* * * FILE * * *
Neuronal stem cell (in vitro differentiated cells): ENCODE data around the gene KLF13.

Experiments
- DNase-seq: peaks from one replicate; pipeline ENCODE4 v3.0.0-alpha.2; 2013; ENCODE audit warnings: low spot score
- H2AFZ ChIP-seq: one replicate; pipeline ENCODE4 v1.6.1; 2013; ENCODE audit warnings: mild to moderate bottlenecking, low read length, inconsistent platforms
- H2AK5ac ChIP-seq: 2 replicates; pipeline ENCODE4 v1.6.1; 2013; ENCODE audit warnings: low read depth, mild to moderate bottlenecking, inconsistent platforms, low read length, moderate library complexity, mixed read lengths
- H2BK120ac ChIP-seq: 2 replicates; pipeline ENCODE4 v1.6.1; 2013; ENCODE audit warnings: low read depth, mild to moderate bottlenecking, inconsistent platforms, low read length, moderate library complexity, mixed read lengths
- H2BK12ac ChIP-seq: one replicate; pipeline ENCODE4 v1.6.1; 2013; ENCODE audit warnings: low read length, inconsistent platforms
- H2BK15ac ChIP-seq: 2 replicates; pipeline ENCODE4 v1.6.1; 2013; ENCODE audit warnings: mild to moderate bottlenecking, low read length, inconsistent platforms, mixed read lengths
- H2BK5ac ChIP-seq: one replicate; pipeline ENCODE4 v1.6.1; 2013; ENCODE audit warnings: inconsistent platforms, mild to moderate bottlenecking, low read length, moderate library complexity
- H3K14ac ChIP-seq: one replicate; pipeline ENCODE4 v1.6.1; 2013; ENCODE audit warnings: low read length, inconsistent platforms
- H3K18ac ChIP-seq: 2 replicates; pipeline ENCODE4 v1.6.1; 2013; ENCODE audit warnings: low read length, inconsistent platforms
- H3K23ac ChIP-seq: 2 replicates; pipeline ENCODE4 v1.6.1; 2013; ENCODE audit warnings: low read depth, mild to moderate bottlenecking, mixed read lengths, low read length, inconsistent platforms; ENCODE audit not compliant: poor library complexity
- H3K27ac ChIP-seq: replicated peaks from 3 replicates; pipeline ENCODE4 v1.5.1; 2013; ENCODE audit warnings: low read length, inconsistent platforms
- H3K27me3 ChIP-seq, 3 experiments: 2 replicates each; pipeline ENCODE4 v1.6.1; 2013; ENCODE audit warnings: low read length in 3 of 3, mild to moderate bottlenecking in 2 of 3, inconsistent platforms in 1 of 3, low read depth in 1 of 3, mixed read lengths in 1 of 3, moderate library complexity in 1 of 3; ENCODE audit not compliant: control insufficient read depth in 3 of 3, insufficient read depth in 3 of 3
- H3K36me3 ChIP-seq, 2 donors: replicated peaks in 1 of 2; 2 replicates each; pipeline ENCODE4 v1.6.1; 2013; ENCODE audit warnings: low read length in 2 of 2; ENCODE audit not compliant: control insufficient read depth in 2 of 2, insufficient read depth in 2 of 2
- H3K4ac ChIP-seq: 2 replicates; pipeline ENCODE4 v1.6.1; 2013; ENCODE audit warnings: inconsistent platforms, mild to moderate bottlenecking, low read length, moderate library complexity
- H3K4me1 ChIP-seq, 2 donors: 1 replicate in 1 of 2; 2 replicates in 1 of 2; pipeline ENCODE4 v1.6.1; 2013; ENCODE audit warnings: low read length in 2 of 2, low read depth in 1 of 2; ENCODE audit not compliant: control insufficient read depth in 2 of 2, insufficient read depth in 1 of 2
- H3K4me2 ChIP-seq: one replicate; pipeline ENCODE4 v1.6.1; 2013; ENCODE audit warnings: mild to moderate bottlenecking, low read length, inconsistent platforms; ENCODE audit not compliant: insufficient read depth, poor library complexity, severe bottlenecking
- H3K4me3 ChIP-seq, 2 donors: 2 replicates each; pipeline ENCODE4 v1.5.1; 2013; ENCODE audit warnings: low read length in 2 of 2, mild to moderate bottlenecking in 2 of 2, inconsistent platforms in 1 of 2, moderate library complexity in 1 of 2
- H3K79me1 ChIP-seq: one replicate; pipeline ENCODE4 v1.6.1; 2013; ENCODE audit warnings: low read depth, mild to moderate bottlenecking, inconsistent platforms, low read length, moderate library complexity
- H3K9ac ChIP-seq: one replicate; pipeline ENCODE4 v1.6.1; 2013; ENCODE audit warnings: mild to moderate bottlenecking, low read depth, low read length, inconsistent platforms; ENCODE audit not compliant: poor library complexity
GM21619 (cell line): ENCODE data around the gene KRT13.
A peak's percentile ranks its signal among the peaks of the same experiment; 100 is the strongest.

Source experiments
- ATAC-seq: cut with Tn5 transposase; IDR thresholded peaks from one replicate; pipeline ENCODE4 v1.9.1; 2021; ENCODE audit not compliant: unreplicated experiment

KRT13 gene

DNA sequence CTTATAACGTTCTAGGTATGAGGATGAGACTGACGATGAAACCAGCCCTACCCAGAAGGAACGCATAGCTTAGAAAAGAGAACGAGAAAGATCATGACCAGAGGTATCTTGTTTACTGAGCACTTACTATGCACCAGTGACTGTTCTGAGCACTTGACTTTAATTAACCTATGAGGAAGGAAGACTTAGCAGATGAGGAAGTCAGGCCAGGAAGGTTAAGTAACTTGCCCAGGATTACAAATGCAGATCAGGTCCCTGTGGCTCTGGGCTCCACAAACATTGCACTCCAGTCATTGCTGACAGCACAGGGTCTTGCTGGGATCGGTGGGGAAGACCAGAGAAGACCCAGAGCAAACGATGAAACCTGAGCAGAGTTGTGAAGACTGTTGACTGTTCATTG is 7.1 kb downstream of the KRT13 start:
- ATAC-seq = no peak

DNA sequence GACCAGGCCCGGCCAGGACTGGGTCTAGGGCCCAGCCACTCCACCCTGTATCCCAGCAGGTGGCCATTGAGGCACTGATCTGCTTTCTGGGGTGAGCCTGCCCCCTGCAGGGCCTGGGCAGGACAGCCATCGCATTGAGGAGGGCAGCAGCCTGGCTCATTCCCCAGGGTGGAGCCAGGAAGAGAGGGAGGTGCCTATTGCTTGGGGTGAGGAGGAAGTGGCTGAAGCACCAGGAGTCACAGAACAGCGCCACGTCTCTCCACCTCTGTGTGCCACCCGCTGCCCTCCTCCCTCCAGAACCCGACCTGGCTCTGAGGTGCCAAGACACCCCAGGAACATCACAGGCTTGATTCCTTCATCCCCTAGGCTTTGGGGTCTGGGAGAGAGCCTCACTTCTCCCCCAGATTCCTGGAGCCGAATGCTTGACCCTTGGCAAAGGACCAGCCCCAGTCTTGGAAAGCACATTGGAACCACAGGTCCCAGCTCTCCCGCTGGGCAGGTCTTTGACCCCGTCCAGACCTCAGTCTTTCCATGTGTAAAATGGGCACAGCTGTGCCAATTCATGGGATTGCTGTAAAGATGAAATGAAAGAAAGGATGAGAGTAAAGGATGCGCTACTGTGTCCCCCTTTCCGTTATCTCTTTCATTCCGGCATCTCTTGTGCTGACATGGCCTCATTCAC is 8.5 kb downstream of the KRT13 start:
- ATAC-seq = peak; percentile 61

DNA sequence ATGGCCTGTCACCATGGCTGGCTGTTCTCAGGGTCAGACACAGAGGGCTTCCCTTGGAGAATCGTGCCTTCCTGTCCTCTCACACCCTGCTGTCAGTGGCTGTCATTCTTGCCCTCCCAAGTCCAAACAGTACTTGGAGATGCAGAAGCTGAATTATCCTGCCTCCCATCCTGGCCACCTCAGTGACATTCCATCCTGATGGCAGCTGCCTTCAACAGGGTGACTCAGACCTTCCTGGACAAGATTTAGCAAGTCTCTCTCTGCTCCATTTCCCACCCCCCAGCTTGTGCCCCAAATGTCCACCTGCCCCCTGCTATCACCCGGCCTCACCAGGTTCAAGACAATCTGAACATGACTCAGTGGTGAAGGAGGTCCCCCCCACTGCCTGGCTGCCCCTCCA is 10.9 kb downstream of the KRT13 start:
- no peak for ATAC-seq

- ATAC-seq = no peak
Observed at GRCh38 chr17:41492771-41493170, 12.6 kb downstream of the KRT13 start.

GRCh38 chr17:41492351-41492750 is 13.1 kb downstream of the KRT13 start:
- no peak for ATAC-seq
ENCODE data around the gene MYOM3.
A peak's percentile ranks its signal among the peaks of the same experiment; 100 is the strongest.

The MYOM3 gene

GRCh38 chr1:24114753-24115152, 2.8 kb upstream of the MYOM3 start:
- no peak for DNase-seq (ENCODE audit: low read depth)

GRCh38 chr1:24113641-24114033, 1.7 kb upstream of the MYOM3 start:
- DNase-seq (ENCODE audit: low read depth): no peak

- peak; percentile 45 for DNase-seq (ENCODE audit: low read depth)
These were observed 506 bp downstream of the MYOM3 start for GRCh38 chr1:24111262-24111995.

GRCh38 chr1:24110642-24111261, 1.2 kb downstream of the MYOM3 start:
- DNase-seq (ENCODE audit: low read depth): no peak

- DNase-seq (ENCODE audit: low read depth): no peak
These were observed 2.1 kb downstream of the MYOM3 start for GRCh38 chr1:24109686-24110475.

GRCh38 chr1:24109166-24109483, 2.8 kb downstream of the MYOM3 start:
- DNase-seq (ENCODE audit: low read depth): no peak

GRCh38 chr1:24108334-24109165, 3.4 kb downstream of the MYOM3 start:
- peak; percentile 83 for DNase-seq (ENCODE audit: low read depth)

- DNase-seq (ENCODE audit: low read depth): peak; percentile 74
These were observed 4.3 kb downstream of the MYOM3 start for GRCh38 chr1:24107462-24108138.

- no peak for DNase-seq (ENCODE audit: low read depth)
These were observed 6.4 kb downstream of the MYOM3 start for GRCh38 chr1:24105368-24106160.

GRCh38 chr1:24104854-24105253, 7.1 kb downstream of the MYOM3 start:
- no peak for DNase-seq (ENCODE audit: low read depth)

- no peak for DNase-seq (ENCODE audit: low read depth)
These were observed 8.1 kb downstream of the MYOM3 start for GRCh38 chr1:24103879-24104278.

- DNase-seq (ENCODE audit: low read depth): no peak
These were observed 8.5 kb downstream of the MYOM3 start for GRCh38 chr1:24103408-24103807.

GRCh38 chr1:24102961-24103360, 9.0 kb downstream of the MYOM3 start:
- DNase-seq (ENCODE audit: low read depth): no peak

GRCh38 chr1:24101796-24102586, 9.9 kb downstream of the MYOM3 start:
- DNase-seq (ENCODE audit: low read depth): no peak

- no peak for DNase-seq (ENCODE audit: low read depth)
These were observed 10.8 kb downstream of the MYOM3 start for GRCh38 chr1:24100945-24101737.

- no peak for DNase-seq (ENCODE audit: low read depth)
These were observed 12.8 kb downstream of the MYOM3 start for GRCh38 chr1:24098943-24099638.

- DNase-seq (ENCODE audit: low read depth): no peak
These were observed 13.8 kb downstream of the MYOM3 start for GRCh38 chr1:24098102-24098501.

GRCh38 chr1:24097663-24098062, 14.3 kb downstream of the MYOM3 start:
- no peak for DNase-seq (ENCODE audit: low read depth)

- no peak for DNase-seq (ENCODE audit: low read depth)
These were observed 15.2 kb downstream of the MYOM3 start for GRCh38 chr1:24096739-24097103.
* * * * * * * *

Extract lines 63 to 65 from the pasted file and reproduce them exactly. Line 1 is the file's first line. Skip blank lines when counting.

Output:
These were observed 8.5 kb downstream of the MYOM3 start for GRCh38 chr1:24103408-24103807.

GRCh38 chr1:24102961-24103360, 9.0 kb downstream of the MYOM3 start:
- DNase-seq (ENCODE audit: low read depth): no peak